Dieser Artikel ist in der deutschen Originalfassung im Magazin zum Jazzfest Berlin 2018 nachzulesen, das am 1.–4. November im Haus der Berliner Festspiele und an anderen Orten stattfindet.

The original German-language version of this article was published in the magazine of Jazzfest Berlin 2018, which will take place at Haus der Berliner Festspiele and other venues from 1–4 November.

Invoking astronomic terminology to describe jazz seems the natural choice when the topic at hand is the cosmological creation of musical currents influenced by Afrofuturism. And when the location is Chicago, the instinctive recurrence to astral language seems just as appropriate, because, after all, this is where Saturn-born band-leader and composer Sun Ra (1914 – 1993) formed his Arkestra in the mid-50s, an ensemble that still releases galactic energies in concert-halls around the globe today. The Association for the Advancement of Creative Musicians (AACM), founded in Chicago in 1965, initially operated under the slogan of “Great Black Music”. This motto was adopted by the Art Ensemble of Chicago, which was formed at the same time and became particularly renowned in France in the following years. Bass-player Malachi Favors added the dictum “Ancient to the Future”, but this should not lead us to mistake the Art Ensemble’s performances with an embedding in an Afrofuturistic world-view.

The invocation is equally inadequate when it comes to Rob Mazurek’s Exploding Star Orchestra (ESO), because a high-mass star will explode with a short, exponentially heightened luminance, just before it disappears. In astrophysics, this phenomenon is also called Supernova, which raises the following question: Does the explosion of a star, or of celebrity per se, say it all? Is the refusal of any star-cult inscribed into the orchestra and his founder? And if so, which self-concept and which aesthetics are in place here rather than virtuosity, spectacle, glamour and seduction of the audience?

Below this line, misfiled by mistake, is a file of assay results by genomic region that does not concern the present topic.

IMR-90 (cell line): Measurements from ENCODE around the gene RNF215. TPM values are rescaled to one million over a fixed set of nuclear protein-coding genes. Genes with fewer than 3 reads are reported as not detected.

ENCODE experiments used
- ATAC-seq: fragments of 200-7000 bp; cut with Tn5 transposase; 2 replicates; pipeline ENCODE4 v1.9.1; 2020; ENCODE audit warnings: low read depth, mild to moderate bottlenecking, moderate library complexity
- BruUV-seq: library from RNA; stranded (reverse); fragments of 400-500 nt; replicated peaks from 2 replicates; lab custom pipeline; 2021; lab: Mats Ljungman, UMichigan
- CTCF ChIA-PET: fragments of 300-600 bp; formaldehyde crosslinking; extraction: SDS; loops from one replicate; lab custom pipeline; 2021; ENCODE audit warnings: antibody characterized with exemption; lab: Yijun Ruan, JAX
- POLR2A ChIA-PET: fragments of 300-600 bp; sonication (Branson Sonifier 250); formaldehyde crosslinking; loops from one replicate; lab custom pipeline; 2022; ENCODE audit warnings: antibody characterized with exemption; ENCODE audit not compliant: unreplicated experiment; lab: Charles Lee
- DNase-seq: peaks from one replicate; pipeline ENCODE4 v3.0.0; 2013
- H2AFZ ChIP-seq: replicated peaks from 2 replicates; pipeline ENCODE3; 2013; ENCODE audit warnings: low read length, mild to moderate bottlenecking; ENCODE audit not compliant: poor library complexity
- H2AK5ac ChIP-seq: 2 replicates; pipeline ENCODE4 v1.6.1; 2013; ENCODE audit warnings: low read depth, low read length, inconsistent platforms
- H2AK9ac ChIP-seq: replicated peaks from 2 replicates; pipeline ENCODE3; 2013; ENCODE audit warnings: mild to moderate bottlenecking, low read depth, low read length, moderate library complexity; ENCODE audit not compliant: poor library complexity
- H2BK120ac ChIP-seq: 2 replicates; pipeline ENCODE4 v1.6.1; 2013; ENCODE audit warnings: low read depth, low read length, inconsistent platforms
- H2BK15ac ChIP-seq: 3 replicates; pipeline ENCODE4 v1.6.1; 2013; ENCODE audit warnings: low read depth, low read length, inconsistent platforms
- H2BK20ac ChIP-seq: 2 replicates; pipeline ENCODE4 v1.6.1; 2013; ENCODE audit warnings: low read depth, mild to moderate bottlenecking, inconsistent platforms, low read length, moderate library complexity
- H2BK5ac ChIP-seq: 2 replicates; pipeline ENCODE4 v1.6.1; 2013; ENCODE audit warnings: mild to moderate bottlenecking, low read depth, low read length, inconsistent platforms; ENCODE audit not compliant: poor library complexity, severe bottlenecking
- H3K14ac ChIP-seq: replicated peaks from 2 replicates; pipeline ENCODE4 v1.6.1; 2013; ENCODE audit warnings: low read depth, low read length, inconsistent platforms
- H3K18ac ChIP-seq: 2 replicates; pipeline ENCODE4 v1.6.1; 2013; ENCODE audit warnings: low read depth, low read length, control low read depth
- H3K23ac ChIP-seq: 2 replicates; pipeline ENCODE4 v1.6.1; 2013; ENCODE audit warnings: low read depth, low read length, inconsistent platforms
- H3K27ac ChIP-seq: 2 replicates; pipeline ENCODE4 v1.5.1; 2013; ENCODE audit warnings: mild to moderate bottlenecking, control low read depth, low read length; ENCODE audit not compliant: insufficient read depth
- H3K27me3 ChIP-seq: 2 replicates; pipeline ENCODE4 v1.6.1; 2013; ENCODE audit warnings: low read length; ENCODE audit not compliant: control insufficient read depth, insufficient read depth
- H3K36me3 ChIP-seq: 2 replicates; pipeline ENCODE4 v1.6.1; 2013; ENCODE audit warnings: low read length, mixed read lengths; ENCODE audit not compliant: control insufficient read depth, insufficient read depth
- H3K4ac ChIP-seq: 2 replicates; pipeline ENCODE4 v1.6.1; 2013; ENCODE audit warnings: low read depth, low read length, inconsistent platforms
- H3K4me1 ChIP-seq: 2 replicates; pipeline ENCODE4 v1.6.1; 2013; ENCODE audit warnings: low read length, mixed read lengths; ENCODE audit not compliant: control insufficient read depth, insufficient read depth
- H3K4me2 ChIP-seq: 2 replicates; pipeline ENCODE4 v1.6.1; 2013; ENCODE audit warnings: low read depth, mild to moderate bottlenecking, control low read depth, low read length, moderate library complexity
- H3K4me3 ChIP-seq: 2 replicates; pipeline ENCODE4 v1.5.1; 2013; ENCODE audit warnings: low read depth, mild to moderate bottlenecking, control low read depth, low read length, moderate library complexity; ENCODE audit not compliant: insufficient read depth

The composer, trumpeter and visual artist Rob Mazurek formed the ESO at the suggestion of the Chicago Cultural Center and the Jazz Institute of Chicago on the occasion of the opening of the Jay-Pritzker Concert Pavilion at Millenium Park. Mazurek was born in Jersey City, New Jersey, in 1965, but he grew up in a suburb of Chicago. Today, he lives around 600 miles to the South-West, in Montford, Texas. He relocated to clear his head for all the compositional ideas that emerged from his manifold previous and new encounters.

During the 1990s, Chicago became a magnet that attracted mainly musicians of the younger generation. They were able to study and perform with experienced AACM-musiciansand they also inspired new musical encounters. Musicians like saxophonists Ken Vandermark or Dave Rempis moved to the city. Chicago-born Matana Roberts studied with AACM-founding member Fred Anderson and eventually brought bass-player Josh Abrams, who had come from Philadelphia, into the house band of the Velvet Lounge, Anderson’s club and the place to be for all those hungry for music at that time. Roberts, Abrams and drummer Chad Taylor from Arizona eventually founded the trio Sticks and Stones. Taylor, Rob Mazurek and guitarist Jeff Parker initiated the Chicago Underground Collective in 1996 and Parker is a member of the band Tortoise, which quite naturally unites post-rock and free jazz in a quite unmistakeable accord. This polymorphous collaboration provides a fertile soil for exchange on equal terms and, in contrast to New York, free from the ubiquitous pressure of competition. This is how Mazurek characterised the scene in a May 2018 interview: “Chicago plants flowers. There is a wonderful, slowly evolving architecture of truly unique, diverse and interesting personalities.”